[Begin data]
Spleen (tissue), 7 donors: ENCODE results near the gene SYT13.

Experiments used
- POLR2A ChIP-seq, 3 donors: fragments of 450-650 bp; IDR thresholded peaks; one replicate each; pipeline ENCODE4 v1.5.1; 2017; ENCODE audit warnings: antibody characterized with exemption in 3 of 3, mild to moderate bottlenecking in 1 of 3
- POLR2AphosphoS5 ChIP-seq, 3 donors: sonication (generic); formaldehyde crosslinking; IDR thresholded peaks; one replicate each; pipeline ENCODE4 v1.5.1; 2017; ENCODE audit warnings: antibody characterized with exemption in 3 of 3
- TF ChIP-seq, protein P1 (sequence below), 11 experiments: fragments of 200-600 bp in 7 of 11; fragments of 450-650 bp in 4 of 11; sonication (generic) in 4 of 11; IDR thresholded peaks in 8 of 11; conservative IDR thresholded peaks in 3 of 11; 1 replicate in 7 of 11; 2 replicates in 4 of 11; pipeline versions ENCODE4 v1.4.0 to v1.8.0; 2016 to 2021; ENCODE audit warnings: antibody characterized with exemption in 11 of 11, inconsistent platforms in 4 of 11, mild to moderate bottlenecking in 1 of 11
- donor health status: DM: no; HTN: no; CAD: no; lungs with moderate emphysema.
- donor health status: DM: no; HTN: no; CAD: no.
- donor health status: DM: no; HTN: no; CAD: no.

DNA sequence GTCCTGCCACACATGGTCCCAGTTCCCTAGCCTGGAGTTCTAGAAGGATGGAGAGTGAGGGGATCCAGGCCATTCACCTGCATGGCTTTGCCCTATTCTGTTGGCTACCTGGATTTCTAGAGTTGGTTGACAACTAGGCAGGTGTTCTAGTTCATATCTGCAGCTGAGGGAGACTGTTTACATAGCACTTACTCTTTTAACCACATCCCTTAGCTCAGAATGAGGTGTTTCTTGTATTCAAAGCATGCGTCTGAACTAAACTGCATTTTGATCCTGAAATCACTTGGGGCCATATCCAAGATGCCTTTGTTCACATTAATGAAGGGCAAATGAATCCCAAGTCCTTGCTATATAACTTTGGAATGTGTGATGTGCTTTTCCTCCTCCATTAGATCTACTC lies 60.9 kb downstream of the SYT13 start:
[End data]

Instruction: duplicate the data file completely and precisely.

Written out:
Spleen (tissue), 7 donors: ENCODE results near the gene SYT13.

Experiments used
- POLR2A ChIP-seq, 3 donors: fragments of 450-650 bp; IDR thresholded peaks; one replicate each; pipeline ENCODE4 v1.5.1; 2017; ENCODE audit warnings: antibody characterized with exemption in 3 of 3, mild to moderate bottlenecking in 1 of 3
- POLR2AphosphoS5 ChIP-seq, 3 donors: sonication (generic); formaldehyde crosslinking; IDR thresholded peaks; one replicate each; pipeline ENCODE4 v1.5.1; 2017; ENCODE audit warnings: antibody characterized with exemption in 3 of 3
- TF ChIP-seq, protein P1 (sequence below), 11 experiments: fragments of 200-600 bp in 7 of 11; fragments of 450-650 bp in 4 of 11; sonication (generic) in 4 of 11; IDR thresholded peaks in 8 of 11; conservative IDR thresholded peaks in 3 of 11; 1 replicate in 7 of 11; 2 replicates in 4 of 11; pipeline versions ENCODE4 v1.4.0 to v1.8.0; 2016 to 2021; ENCODE audit warnings: antibody characterized with exemption in 11 of 11, inconsistent platforms in 4 of 11, mild to moderate bottlenecking in 1 of 11
- donor health status: DM: no; HTN: no; CAD: no; lungs with moderate emphysema.
- donor health status: DM: no; HTN: no; CAD: no.
- donor health status: DM: no; HTN: no; CAD: no.

DNA sequence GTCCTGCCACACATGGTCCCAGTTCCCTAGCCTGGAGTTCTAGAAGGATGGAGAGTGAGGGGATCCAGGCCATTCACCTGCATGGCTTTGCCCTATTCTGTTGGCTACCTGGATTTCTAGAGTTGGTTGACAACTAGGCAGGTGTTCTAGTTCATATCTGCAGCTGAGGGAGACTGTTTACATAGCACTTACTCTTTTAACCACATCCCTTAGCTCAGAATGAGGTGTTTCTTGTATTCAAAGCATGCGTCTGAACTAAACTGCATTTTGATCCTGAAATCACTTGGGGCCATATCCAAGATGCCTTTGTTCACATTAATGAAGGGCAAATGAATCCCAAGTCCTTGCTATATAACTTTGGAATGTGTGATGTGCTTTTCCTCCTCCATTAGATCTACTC lies 60.9 kb downstream of the SYT13 start: